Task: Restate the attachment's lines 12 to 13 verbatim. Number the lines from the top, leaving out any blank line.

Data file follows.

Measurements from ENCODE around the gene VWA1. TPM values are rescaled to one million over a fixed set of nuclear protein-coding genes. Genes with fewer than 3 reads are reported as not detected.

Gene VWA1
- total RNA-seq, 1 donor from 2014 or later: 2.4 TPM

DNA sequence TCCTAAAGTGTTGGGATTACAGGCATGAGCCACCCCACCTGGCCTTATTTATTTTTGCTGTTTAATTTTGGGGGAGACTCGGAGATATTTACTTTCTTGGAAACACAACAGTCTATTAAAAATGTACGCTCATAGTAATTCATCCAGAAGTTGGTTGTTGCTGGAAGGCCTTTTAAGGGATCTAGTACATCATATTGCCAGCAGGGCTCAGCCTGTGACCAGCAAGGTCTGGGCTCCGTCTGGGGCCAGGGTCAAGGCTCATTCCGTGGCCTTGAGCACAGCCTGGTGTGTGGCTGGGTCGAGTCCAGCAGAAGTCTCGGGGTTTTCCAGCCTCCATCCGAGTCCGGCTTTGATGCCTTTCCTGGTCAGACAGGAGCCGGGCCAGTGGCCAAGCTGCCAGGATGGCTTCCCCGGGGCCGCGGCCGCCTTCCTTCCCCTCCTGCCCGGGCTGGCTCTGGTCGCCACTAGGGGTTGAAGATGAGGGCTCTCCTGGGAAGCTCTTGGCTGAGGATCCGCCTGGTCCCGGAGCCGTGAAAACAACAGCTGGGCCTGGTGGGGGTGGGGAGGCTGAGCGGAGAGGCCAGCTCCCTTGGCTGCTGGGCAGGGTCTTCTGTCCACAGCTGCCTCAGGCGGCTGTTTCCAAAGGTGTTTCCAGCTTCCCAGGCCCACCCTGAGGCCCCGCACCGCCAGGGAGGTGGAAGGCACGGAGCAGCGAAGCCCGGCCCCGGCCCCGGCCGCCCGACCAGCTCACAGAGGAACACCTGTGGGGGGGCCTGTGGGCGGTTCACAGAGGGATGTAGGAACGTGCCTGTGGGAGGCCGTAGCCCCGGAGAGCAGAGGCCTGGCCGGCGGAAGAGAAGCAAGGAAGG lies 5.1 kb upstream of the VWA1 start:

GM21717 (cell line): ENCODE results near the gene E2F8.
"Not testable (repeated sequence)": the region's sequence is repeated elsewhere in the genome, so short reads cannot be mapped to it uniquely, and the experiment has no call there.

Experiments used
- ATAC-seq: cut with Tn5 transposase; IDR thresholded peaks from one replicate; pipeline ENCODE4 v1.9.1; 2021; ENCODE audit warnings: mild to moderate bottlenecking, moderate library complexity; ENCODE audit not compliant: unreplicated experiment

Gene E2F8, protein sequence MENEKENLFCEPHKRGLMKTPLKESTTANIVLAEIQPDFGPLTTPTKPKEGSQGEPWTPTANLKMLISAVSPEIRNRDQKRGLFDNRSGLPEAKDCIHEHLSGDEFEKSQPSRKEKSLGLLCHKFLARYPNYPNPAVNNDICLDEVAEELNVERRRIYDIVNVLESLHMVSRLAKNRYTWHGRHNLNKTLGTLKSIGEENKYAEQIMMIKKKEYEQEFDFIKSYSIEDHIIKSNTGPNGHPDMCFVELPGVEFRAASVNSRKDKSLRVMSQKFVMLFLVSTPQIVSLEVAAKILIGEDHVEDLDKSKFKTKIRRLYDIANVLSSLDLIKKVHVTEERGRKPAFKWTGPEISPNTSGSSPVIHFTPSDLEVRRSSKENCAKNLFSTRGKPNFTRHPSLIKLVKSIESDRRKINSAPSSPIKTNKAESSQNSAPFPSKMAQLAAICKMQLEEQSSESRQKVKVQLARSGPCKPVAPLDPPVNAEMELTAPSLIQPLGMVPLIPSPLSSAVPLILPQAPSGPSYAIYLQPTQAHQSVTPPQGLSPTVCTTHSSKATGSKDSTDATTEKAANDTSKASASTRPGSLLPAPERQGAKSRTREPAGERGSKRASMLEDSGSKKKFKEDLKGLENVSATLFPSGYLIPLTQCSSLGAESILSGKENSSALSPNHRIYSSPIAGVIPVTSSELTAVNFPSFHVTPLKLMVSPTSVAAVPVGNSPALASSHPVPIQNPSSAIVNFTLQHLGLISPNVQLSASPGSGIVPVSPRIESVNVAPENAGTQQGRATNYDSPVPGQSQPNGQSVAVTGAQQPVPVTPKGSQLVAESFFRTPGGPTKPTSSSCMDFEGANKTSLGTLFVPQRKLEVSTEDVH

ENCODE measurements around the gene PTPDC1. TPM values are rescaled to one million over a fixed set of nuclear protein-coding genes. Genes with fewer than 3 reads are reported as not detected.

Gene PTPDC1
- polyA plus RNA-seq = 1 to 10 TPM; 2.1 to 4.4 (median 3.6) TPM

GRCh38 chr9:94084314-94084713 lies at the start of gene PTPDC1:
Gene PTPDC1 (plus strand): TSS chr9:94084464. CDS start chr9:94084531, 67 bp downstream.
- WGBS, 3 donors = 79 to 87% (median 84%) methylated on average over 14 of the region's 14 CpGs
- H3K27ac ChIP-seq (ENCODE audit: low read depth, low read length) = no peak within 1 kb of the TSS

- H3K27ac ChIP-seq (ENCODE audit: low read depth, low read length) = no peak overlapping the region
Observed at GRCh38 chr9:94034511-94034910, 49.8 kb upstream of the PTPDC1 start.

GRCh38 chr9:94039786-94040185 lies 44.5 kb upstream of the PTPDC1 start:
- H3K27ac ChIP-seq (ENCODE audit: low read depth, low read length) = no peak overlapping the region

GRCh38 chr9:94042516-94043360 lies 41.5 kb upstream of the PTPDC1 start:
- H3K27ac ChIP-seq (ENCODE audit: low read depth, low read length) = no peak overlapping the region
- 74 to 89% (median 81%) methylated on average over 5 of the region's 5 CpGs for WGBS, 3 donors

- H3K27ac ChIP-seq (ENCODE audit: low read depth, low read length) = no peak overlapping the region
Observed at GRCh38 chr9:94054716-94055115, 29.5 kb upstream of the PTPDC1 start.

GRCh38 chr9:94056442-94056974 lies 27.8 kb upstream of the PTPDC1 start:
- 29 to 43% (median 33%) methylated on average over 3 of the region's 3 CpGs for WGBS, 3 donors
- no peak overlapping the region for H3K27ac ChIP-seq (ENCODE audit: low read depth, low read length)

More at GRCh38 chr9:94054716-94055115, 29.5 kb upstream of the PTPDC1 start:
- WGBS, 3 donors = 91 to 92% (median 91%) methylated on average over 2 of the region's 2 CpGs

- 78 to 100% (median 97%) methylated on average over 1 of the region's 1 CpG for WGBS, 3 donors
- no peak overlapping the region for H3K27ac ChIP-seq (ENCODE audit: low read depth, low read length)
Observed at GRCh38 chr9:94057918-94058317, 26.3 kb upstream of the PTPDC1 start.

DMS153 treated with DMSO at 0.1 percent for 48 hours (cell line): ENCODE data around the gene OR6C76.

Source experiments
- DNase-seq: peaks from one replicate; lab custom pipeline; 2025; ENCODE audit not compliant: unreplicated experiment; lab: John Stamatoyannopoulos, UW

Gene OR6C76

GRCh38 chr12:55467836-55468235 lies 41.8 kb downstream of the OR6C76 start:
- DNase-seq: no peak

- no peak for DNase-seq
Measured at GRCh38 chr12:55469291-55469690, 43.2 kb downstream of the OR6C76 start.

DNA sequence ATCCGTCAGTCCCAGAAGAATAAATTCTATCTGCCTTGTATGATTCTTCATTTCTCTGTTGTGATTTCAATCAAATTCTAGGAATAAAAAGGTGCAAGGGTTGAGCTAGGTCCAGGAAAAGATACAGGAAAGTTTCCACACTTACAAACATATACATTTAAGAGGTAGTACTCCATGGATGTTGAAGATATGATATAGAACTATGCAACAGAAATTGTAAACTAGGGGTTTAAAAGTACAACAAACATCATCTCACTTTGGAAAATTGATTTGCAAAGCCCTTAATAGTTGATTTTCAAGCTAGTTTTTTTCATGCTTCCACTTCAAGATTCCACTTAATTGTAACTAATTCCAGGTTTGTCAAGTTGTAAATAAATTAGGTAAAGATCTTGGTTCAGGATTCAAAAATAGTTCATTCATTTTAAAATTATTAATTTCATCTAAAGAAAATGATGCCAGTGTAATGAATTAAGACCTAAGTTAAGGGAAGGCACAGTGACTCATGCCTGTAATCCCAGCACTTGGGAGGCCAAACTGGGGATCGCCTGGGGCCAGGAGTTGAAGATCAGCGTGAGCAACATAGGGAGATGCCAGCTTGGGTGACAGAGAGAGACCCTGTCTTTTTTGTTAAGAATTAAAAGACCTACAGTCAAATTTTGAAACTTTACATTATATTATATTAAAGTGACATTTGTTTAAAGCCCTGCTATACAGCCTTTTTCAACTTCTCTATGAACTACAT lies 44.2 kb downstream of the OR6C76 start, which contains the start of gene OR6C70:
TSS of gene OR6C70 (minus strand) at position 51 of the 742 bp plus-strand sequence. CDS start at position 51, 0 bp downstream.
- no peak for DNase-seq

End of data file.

- polyA plus RNA-seq = 1 to 10 TPM; 2.1 to 4.4 (median 3.6) TPM

GRCh38 chr9:94084314-94084713 lies at the start of gene PTPDC1: